Skip to main content
U.S. Options in Afghanistan and Pakistan
A Pakistani soldier walks amidst the debris in an army-run school a day after an attack by Taliban militants in Peshawar on December 17, 2014. (A Majeed/AFP/Getty Images)
(A Majeed/AFP/Getty Images)

U.S. Options in Afghanistan and Pakistan April 13th Event

American forces went into Afghanistan soon after 9/11 to eliminate Al-Qaeda’s sanctuary provided by the brutal Taliban regime. Fifteen years later, the Taliban are still able to conduct terrorist attacks in Afghanistan, often from safe havens across the border in Pakistan, and the region now hosts Jihadist groups affiliated with both Al-Qaeda and ISIS.

As the Trump Administration conducts a policy review about how best to break the stalemate in Afghanistan, it must weigh a wide and complicated array of options between two highly fraught extremes: outright withdrawal from Afghanistan and a continuation of business-as-usual with Pakistan, or military escalation in Afghanistan coupled with a designation of Pakistan as a “state sponsor of terrorism.”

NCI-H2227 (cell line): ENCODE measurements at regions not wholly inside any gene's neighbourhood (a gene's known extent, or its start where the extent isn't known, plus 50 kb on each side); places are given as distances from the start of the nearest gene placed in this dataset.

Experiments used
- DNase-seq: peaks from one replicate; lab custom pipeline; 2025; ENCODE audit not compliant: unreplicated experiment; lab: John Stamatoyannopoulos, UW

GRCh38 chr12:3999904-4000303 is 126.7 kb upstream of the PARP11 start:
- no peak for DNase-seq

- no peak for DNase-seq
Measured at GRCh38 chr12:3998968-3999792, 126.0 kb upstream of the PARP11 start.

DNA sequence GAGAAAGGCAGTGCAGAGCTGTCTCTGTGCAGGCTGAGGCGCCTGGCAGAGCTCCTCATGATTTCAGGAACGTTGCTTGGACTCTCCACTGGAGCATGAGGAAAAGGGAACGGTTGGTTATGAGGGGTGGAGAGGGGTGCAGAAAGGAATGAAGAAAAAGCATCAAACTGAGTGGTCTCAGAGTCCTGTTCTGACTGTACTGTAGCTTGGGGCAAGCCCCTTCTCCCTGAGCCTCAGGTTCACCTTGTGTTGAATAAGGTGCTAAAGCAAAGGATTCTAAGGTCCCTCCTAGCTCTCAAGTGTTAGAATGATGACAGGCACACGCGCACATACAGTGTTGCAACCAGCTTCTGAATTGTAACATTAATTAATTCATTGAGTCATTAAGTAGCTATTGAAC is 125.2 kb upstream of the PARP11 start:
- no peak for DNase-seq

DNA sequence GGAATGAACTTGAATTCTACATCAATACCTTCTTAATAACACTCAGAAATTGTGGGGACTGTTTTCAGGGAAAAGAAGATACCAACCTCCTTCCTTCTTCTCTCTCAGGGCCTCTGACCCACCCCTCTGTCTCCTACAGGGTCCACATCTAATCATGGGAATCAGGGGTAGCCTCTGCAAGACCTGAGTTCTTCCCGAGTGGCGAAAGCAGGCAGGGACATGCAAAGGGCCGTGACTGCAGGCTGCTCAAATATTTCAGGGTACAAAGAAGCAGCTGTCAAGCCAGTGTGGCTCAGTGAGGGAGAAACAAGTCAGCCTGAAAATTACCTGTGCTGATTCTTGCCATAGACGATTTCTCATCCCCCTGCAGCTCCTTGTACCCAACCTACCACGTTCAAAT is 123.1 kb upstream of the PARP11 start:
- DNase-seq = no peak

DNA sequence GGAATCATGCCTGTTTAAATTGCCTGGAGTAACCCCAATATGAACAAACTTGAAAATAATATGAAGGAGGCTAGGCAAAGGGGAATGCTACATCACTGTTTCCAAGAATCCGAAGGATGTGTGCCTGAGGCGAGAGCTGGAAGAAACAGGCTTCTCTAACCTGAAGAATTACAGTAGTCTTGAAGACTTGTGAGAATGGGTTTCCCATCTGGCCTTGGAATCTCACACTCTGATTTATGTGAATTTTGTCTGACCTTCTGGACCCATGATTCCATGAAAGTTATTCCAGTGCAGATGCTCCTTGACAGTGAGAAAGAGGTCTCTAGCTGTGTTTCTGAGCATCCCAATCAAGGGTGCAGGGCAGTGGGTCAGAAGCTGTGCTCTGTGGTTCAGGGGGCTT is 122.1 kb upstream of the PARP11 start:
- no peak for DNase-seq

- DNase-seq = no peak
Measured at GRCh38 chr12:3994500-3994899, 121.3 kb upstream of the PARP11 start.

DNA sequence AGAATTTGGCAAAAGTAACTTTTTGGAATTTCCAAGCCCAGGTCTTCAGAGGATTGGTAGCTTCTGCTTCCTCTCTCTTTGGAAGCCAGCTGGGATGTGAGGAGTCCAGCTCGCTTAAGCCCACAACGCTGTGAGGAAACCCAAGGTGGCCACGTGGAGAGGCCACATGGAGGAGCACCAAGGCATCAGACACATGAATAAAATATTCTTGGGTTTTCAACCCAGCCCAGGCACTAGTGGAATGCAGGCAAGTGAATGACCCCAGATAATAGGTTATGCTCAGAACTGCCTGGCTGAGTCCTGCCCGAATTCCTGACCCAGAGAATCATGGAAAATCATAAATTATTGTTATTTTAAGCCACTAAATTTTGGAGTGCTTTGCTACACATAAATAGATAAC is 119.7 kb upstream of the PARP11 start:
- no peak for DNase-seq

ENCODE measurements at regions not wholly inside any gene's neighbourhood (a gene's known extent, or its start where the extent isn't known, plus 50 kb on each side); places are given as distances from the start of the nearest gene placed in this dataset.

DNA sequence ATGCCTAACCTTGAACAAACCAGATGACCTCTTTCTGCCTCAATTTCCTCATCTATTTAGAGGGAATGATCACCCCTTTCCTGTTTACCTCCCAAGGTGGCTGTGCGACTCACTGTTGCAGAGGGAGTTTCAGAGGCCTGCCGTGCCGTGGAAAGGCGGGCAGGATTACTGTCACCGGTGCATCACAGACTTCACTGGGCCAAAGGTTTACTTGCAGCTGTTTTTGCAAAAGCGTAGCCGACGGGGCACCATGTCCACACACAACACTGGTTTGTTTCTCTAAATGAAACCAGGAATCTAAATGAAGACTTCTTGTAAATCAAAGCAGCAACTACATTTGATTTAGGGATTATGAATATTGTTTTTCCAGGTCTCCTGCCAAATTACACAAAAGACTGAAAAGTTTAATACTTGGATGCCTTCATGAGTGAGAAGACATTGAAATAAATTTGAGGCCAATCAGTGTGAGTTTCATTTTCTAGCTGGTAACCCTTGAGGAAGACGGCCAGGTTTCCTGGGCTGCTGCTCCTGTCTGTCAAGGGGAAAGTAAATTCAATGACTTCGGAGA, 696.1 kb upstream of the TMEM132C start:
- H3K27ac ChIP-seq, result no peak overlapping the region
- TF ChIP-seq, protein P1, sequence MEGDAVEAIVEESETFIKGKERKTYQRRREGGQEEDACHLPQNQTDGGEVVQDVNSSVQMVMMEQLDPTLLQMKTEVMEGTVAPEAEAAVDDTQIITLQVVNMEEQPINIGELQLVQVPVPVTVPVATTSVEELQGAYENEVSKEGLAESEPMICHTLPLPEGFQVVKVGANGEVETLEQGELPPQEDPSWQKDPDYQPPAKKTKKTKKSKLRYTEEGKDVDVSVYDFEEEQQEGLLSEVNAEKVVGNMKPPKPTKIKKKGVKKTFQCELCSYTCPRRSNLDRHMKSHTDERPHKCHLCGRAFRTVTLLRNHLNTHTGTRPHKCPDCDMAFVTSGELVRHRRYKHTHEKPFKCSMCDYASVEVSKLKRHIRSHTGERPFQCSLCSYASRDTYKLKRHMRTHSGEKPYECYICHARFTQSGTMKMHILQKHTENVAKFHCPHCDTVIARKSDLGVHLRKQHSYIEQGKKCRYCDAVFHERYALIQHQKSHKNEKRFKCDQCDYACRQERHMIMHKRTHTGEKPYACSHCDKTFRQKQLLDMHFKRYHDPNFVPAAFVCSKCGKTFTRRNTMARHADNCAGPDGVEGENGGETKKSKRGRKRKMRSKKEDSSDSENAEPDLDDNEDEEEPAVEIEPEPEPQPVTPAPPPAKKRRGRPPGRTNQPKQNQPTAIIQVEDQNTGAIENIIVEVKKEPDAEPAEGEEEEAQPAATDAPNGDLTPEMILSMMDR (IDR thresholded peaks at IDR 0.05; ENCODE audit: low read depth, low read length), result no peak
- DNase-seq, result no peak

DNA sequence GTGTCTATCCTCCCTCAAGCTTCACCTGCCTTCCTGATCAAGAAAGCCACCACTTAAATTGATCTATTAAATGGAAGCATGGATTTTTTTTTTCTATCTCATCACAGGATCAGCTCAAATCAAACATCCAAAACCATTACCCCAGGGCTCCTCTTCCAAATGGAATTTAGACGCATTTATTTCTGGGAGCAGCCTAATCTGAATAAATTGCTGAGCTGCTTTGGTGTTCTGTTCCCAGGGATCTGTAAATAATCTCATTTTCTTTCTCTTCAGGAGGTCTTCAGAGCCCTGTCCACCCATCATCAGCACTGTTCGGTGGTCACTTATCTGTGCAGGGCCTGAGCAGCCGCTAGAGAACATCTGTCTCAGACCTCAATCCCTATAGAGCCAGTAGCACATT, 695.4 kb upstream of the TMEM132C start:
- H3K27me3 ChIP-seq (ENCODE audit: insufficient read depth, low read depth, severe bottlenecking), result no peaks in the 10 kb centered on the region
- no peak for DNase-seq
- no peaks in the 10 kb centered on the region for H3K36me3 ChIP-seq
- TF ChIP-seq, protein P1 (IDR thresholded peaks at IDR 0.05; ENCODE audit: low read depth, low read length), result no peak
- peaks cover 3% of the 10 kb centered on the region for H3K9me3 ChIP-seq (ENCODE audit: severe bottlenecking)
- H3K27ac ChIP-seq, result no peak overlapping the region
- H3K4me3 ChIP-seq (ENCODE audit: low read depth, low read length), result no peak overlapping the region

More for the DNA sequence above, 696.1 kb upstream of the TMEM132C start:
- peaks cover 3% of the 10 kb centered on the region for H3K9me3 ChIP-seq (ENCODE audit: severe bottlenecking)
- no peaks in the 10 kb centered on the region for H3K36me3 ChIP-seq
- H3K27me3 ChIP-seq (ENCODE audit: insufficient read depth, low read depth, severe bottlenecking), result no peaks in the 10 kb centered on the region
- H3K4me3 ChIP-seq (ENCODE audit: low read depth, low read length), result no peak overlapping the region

Decisions made about policy toward Afghanistan and Pakistan will have a crucial impact on the outcome of the global war on terrorism and Islamist extremism.

Hudson Institute’s South Asia Program hosted a discussion about U.S. options in Afghanistan and Pakistan with Ambassador Zalmay Khalilzad, former U.S. Ambassador to Afghanistan and Iraq, and Ambassador Robin Raphel, former Assistant Secretary of State for South and Central Asia.

The discussion was moderated by Amb Husain Haqqani, former Ambassador of Pakistan to the United States and Director, South and Central Asia at Hudson Institute.


Ambassador Zalmay Khalilzad Speaker

Former U.S. Ambassador to Afghanistan, Iraq, and the United Nations; Counselor, CSIS

Ambassador Robin Raphel Speaker

Former Assistant Secretary of State, South and Central Asian Affairs

Ambassador Husain Haqqani Moderator

Senior Fellow & Director, South and Central Asia, Hudson Institute

Hudson Experts

Related Events